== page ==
The Heath Police Department is working with Newark police to dispatch Heath calls this week while Heath's new radio system is being installed.

The Heath Police Department is working with Newark police to dispatch Heath calls this week while Heath's new radio system is being installed.

"Starting on Tuesday, we will be dispatched from the Newark Police Department," Heath police Chief Tony Shepherd said. "The phone numbers will stay the same."

Shepherd said the calls will be transferred to Newark police through the Licking County Emergency Management Agency and 911 emergency-operations center. Dispatchers from Heath will work at the Newark Police Department in downtown Newark.

"We have three terminals we're capable of dispatching from, but we only use one," Newark police Chief Steven Sarver said.

Shepherd said the public will not notice a difference in the response to calls for emergency service.

"They will see no lapse in the response time," he said. "They would never know the difference."

Heath is installing a new digital system to replace the city's 15-year-old system. EF Johnson of Irving, Texas, put the new system together at a projected cost of $340,000.

Shepherd said the new system already has been tested in Texas. It will be transported to Ohio on Monday and installed starting Tuesday.

"It should be just plug and play," Shepherd said, adding that the old radios will be removed from the Heath Police Department and the new equipment will be put in place.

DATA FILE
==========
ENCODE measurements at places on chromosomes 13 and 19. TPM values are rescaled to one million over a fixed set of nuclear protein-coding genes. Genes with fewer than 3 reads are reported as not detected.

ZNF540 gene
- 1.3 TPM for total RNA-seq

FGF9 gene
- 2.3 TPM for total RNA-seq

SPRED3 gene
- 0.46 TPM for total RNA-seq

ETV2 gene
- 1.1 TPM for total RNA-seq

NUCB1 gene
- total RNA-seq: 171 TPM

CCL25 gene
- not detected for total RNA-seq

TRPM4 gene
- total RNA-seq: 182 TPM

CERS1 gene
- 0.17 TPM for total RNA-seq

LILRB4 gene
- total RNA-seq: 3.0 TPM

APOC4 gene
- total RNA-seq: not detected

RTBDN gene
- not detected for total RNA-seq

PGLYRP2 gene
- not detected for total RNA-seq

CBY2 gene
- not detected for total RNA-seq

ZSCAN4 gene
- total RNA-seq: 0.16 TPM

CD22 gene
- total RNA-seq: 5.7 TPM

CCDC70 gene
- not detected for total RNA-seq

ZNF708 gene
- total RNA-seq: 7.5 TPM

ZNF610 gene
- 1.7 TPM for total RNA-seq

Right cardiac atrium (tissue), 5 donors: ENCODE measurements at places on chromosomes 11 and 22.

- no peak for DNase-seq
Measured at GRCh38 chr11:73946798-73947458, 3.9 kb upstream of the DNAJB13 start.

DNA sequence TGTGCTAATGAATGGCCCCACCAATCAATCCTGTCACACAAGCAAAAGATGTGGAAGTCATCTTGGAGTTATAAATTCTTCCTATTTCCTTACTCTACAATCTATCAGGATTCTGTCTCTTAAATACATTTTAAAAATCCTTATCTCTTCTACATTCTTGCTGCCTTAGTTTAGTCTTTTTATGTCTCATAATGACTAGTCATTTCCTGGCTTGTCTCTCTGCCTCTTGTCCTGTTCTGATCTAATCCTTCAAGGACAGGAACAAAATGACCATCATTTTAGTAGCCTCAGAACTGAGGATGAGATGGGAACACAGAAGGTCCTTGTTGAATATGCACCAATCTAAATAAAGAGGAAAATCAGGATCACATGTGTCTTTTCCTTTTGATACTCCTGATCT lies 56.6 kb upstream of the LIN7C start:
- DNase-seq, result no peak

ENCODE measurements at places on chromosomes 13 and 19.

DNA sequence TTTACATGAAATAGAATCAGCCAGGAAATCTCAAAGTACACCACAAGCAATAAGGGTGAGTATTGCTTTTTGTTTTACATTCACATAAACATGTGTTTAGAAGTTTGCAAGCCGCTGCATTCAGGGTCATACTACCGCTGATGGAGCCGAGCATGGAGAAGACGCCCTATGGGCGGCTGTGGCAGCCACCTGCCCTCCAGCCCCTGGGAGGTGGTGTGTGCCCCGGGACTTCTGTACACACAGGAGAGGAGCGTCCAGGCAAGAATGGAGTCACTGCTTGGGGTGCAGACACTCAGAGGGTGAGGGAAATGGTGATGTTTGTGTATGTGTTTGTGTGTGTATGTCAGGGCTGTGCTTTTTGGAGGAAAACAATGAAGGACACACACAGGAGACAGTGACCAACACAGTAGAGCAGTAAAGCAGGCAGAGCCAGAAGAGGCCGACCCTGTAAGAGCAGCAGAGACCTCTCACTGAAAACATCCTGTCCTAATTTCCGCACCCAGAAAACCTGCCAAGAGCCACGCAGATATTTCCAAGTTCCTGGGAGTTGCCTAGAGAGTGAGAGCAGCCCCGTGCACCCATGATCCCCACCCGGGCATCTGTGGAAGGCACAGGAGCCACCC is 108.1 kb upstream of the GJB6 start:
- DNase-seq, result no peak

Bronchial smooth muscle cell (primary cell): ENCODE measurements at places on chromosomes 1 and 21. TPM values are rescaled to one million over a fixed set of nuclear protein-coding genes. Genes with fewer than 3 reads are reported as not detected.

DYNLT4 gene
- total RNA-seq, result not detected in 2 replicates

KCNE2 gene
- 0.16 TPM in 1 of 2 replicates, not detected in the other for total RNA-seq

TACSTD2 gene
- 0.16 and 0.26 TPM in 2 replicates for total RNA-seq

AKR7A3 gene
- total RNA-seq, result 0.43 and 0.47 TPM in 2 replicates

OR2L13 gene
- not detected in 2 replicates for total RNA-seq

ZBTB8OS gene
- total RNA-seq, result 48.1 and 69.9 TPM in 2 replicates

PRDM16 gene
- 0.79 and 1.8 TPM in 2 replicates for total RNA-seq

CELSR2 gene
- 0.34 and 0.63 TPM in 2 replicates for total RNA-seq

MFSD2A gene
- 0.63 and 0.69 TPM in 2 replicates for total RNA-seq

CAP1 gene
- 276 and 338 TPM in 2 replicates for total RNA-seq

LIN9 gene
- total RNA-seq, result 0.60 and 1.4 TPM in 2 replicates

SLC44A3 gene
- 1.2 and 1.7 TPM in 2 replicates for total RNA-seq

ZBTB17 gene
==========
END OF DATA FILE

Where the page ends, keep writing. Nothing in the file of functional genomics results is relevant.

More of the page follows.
The new system uses a fiber-optics line, which offers another benefit for the city. Shepherd said the police and City Hall will have a higher-speed Internet connection as a result of the line that was installed.

"We've had talks with the schools and the base (Central Ohio Aerospace and Technical Campus COATC)," Shepherd said.

Heath Mayor Richard Waugh said the city is investigating other possible uses of the fiber-optics network, possibly involving schools and businesses.

"What can we do to enhance the safety forces, using wireless connections?" Waugh asked.

Shepherd said the city already is tied into the COATC security cameras.

"In an emergency, we could take over and control those manually from here," Shepherd said.

He said the city is working with Heath City Schools to tie into the school district's security system, as well. But the school system could require some upgrades before that is possible.

"It's virtually our own private network," Shepherd said of the fiber-optics system.

"We're looking at the possibilities of safety, schools, businesses and citizens, related to information gathering," Waugh said.

Waugh's task force currently is studying how wireless technology could help the city.

"We're seeing what the possibilities are and whether it's practical," Waugh said. "The city administration will benefit from it. We're trying to justify some expenditures for use in other areas."

Heath's new radio system and the fiber-optics network were installed after a site controller in the old system failed in June 2007. The system failure forced Heath police officers and firefighters to share two radio channels with the city's utilities, parks and recreation, and street departments. Shepherd's fear at the time was that a firefighter or an officer would try to call for help and wouldn't be able to get through. Since then, the city has placed the utilities department on a separate system.

The Heath Fire Department is dispatched through the Heath Police Department.

While the new system is being installed, the Heath Fire Department will receive dispatches from the Licking County 911 call center.

Shepherd said the old system was installed in 1992 and, at the time, used advanced technology. It is an 800-MHz system.

He said the new system will be built to Project 25 interoperability standards, which is part of the national Homeland Security push to have all different types of systems able to communicate during an emergency.

"Hopefully, we will be operating on the new system by Friday," Shepherd said.

Heath serves as the backup for the county 911 center.